NSCI 301 ASTRONOMY (C)*
A survey course of astronomy with a focus on science as a process, other worlds, astrophysics, stars, galaxies and the origin of the universe. Three lectures (3 credits).

NSCI 340 ENVIRONMENTAL BIOLOGY (C)*
This course introduces the basic concepts of environmental science and the influence of human activities upon the abiotic and biotic environment. Topics include environmental sustainability, ecology and evolution, population growth, natural resources, and a focus on current and local environmental problems from scientific, social, political, and economic perspectives. Upon completion, students should be able to demonstrate an understanding of environmental interrelationships and of contemporary environmental issues. Three lectures. Biology, biochemistry or chemistry majors may not use this course as credit toward the major. Students who have completed BIOL 223 cannot take this course for credit (3 credits).

NSCI 350 BEING GREEN: PLANTS IN OUR WORLD (C)*
This course will explore the fascinating world of plants from the form of a flower to the mind-altering compounds some plants produce.  Students will learn the fundamentals of botany, the study of plants, through exploration of plant form, diversity, and use by people. We will examine plant morphology, anatomy, physiology, evolution, and diversity as well as the use of plants for food, materials, and medicine. Three lectures (3 credits).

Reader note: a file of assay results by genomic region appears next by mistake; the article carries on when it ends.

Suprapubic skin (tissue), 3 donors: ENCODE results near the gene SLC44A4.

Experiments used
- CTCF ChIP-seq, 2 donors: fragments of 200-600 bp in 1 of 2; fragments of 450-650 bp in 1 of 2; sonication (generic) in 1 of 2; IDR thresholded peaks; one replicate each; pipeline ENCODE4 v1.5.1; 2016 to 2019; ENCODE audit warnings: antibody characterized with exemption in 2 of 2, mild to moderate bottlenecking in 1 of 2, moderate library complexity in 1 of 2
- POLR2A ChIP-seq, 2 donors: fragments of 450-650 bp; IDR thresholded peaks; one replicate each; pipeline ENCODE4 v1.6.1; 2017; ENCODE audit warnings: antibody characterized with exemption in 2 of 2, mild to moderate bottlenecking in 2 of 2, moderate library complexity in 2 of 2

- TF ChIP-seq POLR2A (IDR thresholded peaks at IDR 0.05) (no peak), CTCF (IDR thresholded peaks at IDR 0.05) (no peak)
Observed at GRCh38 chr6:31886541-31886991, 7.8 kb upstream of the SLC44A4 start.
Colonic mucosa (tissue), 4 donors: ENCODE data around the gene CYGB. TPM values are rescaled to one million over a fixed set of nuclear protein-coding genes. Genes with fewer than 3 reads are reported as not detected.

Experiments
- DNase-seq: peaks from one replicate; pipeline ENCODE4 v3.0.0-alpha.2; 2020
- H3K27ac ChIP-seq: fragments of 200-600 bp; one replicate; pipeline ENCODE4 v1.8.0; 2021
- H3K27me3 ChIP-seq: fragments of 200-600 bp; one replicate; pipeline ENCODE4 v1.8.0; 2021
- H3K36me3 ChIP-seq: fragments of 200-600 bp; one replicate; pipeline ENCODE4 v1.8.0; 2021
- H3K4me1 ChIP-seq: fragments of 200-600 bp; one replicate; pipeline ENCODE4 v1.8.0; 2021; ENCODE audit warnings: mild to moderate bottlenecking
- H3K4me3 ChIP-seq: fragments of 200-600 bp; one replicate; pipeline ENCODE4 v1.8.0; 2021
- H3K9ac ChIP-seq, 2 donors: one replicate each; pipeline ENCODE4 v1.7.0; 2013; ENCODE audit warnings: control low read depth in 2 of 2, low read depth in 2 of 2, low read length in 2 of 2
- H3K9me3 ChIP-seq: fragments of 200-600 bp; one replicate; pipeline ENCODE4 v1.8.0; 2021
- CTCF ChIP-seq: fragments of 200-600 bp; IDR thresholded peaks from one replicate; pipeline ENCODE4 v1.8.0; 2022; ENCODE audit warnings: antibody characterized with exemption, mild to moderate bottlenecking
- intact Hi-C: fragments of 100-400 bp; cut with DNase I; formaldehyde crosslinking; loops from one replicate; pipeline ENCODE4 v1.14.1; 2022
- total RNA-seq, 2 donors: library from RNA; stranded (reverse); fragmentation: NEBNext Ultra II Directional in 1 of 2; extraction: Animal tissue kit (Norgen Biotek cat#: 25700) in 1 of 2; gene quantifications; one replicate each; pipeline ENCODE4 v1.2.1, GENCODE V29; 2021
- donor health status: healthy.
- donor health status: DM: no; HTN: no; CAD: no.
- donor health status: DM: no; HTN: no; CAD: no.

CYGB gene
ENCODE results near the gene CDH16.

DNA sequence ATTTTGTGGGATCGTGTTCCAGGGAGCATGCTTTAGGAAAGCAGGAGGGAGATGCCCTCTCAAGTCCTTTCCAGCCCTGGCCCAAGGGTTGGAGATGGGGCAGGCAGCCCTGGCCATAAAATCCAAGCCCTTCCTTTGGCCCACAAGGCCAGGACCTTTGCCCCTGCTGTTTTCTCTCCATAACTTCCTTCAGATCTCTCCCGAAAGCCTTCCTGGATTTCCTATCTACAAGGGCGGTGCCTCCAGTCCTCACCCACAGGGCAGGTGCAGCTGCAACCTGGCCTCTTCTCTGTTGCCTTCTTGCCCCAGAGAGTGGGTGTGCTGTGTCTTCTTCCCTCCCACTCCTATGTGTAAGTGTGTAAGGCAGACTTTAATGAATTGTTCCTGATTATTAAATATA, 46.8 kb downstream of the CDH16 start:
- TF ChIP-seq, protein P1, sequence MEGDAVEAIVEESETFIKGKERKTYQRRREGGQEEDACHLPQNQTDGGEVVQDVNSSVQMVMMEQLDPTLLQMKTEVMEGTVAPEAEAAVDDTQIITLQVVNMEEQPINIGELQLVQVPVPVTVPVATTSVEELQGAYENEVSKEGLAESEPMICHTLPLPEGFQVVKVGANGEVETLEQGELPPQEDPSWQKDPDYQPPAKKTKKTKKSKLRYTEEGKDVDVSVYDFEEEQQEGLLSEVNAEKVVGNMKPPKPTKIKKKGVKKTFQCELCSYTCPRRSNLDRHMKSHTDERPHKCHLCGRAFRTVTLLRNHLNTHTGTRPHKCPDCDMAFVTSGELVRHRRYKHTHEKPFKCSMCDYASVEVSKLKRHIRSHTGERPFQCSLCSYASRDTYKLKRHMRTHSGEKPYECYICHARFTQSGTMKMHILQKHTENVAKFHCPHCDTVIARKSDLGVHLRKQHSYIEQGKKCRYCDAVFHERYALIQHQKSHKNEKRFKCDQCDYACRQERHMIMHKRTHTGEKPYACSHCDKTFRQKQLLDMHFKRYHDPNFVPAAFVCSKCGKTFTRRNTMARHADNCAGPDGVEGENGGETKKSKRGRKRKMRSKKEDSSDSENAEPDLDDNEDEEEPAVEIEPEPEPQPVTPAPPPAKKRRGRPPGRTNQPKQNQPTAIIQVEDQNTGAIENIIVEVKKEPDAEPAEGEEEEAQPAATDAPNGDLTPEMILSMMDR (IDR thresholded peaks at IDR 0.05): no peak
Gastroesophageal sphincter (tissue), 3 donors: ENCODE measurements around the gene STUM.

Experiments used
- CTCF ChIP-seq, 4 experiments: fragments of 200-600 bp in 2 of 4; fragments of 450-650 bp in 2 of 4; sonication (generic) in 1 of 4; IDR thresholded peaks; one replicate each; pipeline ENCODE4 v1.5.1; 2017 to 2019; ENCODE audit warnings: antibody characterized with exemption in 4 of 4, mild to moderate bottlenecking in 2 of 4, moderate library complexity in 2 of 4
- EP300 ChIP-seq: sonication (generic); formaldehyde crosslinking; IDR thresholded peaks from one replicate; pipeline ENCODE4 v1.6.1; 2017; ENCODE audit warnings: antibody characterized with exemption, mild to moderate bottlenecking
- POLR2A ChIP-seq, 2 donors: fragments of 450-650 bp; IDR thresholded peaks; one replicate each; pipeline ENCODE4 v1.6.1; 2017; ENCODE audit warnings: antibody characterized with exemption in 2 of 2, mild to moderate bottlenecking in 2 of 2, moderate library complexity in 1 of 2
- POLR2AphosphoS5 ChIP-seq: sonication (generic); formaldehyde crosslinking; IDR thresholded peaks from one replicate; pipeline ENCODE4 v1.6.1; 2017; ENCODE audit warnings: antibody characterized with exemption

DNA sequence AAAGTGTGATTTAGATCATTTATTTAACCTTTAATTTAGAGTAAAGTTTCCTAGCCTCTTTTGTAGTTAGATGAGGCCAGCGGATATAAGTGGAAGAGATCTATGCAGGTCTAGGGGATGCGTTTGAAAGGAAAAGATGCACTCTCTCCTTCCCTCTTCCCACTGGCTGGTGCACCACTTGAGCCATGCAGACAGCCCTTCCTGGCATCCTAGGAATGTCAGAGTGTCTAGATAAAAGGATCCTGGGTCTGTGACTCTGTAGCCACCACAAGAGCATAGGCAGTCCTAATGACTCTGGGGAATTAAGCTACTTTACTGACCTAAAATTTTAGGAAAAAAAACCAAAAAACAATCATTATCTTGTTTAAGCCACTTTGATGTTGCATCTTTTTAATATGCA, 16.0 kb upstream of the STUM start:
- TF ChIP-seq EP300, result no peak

NSCI 404 NATURAL SCIENCE COLLOQUIUM
Study and discussion of topics in the life and physical sciences and the completion of a monograph. One discussion period (1 credit).  


Physics (PHYS)
PHYS 205 INTRODUCTORY PHYSICS (C)*
This one-semester course will explore an algebra-based approach to the general understanding of mechanics, heat, electricity, magnetism, optics and elementary atomic and nuclear physics. Emphasis is on general education. Three lectures and one three-hour laboratory (PHYS 205). Biology, biochemistry or chemistry majors may not use this course as credit toward the major (4 credits).

PHYS 207-208 GENERAL PHYSICS I and II
An algebra-based approach to the basic concepts of mechanics, heat, electricity, magnetism, optics and elementary atomic and nuclear physics. Emphasis is on biological applications. Three lectures and one three-hour laboratory (PHYS 207L-208L). 8 credits
Prerequisites: MATH 102 or MATH 131

(C)* May be taken to meet Core Requirements